Amid mixed signals about how an economic slowdown and higher gas prices will impact consumer spending, media and marketing executives are finding meaningful signs of life. comScore projects that retail e-commerce spending will increase 20%, and will reach $30 billion in November and December. The encouraging forecast is based on a 17% gain in online retail spending during the first 18 days of the holiday season, topping $7 billion.
Nielsen was more guarded in a Nov. 20 report--noting that convenience, not price, will spur more consumers than ever to shop online, where they will commit half their holiday budgets. "The fact that consumers expect to allocate the same share of what may be a shrinking overall holiday budget to the Web suggests that online sales growth may not live up to the 20% annual growth rates we have seen in years past," said Nielsen Online Vice President Ken Cassar.
Hitwise was more upbeat heading into the Thanksgiving weekend-- pointing to a 145% increase in custom category advertiser Web sites for the week ending Nov. 17 from the prior week, up 45% from the prior year. Online visitors, comparison shoppers and spenders are overwhelmingly female and age 25 to 34, and are especially enticed by free shipping, online discounts and reassuring payment security. Although Amazon.com remains the most-visited Web site, brick-and-mortar retailers such as Wal-Mart aren't far behind, with Circuit City posting the largest one-year gains.
e-Marketer also is predicting an 18.5% increase in online holiday spending to $31 billion--off from last year's 25% growth rate but still superior to the overall retail industry's low single-digit growth. And there is no telling what the week leading up to Christmas will hold, since last year's online spending unexpectedly surged 45% the week before Christmas.
But general and specialized retailers--from Wal-Mart to Nordstrom and Starbucks to Best Buy--are not waiting for sales to materialize. Retailers are making innovative use of text messages to regular customers' cell phones and PDAs to draw attention to timely discounts, favorable comparison pricing and electronic coupons and codes. Some are even providing wake-up calls to early-morning shoppers.
Such first-time practices underscore advertisers' increasing comfort level with and constructive use of new interactive media and technology. Try as they might, newspapers and television networks will never be able to match that value proposition unless they creatively work through their own Web sites. That presents a curious setback for traditional media at a time when it is most vulnerable--plagued by a writers' strike and declining user support. Starbucks resorting to its inaugural national television campaign to counter a first-time drop in store foot traffic reinforces the notion that advertisers still can rely on the mass media reach of television, even with its declining viewer ratings, to impact overall sales.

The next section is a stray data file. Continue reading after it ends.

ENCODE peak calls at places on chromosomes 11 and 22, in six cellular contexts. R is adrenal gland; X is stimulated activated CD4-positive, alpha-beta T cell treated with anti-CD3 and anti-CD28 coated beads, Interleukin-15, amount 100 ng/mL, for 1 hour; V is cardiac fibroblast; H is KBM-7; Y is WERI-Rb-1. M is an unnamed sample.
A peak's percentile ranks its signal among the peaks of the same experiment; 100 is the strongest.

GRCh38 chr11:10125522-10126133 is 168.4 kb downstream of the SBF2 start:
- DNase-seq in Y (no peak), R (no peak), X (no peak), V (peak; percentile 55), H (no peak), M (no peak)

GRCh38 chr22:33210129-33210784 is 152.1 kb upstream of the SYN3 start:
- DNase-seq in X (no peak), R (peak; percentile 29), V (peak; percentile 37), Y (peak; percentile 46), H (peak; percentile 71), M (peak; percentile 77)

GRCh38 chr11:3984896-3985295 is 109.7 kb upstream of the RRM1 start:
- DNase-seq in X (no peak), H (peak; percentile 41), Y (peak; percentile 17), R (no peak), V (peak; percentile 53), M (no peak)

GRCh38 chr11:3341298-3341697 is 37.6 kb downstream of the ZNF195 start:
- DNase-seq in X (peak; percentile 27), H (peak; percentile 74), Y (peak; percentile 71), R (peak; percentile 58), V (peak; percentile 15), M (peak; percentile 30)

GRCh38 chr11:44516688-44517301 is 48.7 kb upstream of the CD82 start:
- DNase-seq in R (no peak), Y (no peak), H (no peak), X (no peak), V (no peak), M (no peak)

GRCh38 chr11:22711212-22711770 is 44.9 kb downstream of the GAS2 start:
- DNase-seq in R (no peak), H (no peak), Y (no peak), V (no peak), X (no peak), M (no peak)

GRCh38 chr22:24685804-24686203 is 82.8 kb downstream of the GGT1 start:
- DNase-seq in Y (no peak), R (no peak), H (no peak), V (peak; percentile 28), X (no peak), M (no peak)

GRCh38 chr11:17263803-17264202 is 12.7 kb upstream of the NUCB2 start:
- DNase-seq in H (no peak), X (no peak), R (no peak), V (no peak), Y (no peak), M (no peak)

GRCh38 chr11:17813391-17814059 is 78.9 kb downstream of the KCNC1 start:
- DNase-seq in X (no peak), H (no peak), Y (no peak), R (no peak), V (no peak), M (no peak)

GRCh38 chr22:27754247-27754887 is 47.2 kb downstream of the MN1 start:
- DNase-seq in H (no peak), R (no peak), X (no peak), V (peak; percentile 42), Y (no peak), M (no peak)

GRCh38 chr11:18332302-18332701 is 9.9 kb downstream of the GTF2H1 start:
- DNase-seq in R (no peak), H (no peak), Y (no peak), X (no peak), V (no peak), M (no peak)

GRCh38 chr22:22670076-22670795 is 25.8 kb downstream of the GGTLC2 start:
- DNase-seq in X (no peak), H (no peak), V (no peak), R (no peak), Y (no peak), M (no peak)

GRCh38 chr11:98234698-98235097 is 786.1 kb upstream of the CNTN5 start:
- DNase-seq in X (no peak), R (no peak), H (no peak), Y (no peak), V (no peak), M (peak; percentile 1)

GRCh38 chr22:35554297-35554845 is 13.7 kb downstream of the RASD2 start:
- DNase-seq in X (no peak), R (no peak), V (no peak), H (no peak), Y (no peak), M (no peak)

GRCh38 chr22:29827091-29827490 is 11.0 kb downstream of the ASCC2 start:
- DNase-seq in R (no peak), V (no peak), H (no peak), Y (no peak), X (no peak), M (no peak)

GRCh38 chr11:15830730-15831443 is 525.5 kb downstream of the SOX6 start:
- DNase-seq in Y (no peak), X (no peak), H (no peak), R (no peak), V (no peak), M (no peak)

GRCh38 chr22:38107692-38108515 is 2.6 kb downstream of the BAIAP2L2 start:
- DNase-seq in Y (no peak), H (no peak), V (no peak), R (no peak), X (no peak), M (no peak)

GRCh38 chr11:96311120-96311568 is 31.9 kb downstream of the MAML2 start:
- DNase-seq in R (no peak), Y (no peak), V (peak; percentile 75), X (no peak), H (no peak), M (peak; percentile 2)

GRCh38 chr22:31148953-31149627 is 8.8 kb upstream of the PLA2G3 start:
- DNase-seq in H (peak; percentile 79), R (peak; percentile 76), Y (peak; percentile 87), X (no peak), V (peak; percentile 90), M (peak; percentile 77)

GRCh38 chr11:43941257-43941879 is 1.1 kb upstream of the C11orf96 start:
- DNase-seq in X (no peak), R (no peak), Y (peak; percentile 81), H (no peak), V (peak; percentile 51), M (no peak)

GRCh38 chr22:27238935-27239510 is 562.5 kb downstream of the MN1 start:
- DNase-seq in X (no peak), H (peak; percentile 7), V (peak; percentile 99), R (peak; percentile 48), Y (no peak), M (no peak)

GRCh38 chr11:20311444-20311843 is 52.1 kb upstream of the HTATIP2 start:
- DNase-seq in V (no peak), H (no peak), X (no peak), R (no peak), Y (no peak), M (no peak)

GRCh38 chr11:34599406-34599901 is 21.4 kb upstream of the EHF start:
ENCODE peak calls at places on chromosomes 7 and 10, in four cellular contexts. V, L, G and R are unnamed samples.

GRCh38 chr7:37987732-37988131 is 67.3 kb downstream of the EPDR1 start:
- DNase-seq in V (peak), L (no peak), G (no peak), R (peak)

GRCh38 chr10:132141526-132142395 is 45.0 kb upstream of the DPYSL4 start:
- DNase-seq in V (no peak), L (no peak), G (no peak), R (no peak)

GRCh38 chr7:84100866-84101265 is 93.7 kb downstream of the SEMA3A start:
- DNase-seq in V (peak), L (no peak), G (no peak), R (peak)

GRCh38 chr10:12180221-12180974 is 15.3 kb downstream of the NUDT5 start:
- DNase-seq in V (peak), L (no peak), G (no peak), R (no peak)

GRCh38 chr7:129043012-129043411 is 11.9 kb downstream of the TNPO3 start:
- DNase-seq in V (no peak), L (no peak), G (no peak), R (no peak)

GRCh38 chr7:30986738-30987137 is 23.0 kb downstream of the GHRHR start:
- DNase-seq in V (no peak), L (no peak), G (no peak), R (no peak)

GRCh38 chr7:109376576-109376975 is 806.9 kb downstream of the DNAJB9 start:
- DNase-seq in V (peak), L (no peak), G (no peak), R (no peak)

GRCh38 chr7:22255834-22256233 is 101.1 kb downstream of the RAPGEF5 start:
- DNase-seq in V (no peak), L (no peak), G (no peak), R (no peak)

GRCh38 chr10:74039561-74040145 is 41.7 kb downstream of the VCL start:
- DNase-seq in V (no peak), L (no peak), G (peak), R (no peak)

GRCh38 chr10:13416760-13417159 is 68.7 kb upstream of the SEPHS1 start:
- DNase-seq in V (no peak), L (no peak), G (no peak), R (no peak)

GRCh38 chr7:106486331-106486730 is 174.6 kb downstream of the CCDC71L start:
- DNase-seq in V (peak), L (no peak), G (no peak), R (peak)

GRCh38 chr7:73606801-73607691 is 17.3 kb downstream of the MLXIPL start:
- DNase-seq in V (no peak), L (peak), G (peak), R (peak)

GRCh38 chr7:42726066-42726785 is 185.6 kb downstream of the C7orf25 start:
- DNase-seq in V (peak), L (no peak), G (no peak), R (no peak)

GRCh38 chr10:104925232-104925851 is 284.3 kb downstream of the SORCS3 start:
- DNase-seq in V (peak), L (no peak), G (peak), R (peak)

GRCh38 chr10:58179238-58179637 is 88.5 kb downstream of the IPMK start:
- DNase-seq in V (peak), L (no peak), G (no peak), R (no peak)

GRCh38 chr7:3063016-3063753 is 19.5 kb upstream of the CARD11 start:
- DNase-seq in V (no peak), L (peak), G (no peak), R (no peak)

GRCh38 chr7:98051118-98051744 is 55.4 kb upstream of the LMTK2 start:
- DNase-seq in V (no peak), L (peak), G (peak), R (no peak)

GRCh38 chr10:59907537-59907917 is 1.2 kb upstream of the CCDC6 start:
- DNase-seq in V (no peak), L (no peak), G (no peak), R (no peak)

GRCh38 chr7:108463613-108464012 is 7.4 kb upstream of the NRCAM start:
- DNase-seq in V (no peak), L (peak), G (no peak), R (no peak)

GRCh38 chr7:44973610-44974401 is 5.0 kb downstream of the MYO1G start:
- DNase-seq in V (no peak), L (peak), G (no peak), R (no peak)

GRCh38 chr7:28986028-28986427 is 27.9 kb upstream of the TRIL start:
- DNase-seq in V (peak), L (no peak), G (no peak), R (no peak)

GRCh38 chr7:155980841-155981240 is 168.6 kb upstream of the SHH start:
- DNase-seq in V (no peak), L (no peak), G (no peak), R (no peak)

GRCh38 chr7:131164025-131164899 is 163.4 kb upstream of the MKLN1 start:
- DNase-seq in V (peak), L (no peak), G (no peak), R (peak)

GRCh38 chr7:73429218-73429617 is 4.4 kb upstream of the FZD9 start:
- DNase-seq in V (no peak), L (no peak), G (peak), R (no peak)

Still, a perfect storm of conditions will prompt many retailers to move more of their marketing online, where they can immediately secure an interactive return on their investment with transactions, real-time consumer profiling and measured accountability. Jupiter Research points out that retailers are increasingly looking past the quick sale to building trust, value and long-term customer relationships. In a strange but appropriate way, television will become an adjunct to a marketing mix anchored by an interactive core. That is the catalyst behind a surge in full-service, customized, even social-branded Web sites for everything from pet lovers to baking with friends.
However, even a robust online shopping season will do little to abate looming concern about waning consumer strength in 2008 as credit tightens and housing values and sales continue to fall. The Federal Reserve was quick to release its first detailed forecast just before the Thanksgiving weekend, summarizing its changing grim predictions. Although the Fed expects unemployment to rise only slightly and inflation to creep lower, it now says that overall economic growth will slow sharply in 2008. With consumers driving 70% of the U.S. economy and 12% of the global economy, a potential 2% to 3% pullback in spending--or as much as $300 billion in personal income, as suggested by some economists--would have a severe impact on all ad-supported media.
Everything that marketing and media executives learn during the holiday rush can help them make the most of a bad situation and the challenging times ahead. In fact, interactive marketing will provide the only true growth platform--tripling to $61 billion by 2012 and growing at an annual compounded 27%, according to Forrester Research. It will be driven by all of the emerging formats that advertisers are still learning about: search marketing, display advertising, online video, mobile marketing and social marketing.
Those kinds of overwhelming metrics should stimulate static media to devise fast, creative ways into the interactive space--not simply as an extension of their backbone advertising, but as a parallel track to their long-held practices of tossing high-priced pitches into the masses and hoping that some stick. Attracting a consumer once no longer has the cachet that is now held by keeping, tracking and mining consumers through the most difficult economic times. Traditional media's greatest risk is not holiday shopping levels or next-quarter ad spending levels. It's whether it can keep pace with consumers and marketers in an interactive marketplace in which connections--not just commerce--define their existence.